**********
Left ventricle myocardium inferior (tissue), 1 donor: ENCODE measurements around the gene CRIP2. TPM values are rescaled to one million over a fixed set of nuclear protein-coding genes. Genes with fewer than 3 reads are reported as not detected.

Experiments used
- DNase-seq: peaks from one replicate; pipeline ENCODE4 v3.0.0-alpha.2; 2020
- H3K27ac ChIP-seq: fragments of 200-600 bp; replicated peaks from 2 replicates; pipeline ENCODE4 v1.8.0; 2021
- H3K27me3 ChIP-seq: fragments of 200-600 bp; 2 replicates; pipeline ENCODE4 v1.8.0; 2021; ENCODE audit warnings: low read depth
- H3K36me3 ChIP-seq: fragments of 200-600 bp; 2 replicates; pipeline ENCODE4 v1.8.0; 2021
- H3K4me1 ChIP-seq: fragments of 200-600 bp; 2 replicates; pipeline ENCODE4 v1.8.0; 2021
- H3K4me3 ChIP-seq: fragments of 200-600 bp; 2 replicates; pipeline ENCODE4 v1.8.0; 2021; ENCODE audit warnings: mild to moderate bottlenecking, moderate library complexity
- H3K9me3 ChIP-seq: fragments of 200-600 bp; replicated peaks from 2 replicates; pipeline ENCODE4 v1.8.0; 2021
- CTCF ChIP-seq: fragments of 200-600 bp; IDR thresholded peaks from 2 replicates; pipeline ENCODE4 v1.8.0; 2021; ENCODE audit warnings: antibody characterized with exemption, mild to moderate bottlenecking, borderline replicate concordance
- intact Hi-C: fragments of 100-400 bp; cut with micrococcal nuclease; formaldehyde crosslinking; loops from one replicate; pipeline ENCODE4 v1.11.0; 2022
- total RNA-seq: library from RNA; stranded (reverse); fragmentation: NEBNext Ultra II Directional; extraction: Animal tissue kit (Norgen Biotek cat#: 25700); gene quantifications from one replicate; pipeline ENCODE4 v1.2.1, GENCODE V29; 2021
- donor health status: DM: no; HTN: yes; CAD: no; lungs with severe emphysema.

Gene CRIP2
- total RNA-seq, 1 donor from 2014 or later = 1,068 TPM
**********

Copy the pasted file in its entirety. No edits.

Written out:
Left ventricle myocardium inferior (tissue), 1 donor: ENCODE measurements around the gene CRIP2. TPM values are rescaled to one million over a fixed set of nuclear protein-coding genes. Genes with fewer than 3 reads are reported as not detected.

Experiments used
- DNase-seq: peaks from one replicate; pipeline ENCODE4 v3.0.0-alpha.2; 2020
- H3K27ac ChIP-seq: fragments of 200-600 bp; replicated peaks from 2 replicates; pipeline ENCODE4 v1.8.0; 2021
- H3K27me3 ChIP-seq: fragments of 200-600 bp; 2 replicates; pipeline ENCODE4 v1.8.0; 2021; ENCODE audit warnings: low read depth
- H3K36me3 ChIP-seq: fragments of 200-600 bp; 2 replicates; pipeline ENCODE4 v1.8.0; 2021
- H3K4me1 ChIP-seq: fragments of 200-600 bp; 2 replicates; pipeline ENCODE4 v1.8.0; 2021
- H3K4me3 ChIP-seq: fragments of 200-600 bp; 2 replicates; pipeline ENCODE4 v1.8.0; 2021; ENCODE audit warnings: mild to moderate bottlenecking, moderate library complexity
- H3K9me3 ChIP-seq: fragments of 200-600 bp; replicated peaks from 2 replicates; pipeline ENCODE4 v1.8.0; 2021
- CTCF ChIP-seq: fragments of 200-600 bp; IDR thresholded peaks from 2 replicates; pipeline ENCODE4 v1.8.0; 2021; ENCODE audit warnings: antibody characterized with exemption, mild to moderate bottlenecking, borderline replicate concordance
- intact Hi-C: fragments of 100-400 bp; cut with micrococcal nuclease; formaldehyde crosslinking; loops from one replicate; pipeline ENCODE4 v1.11.0; 2022
- total RNA-seq: library from RNA; stranded (reverse); fragmentation: NEBNext Ultra II Directional; extraction: Animal tissue kit (Norgen Biotek cat#: 25700); gene quantifications from one replicate; pipeline ENCODE4 v1.2.1, GENCODE V29; 2021
- donor health status: DM: no; HTN: yes; CAD: no; lungs with severe emphysema.

Gene CRIP2
- total RNA-seq, 1 donor from 2014 or later = 1,068 TPM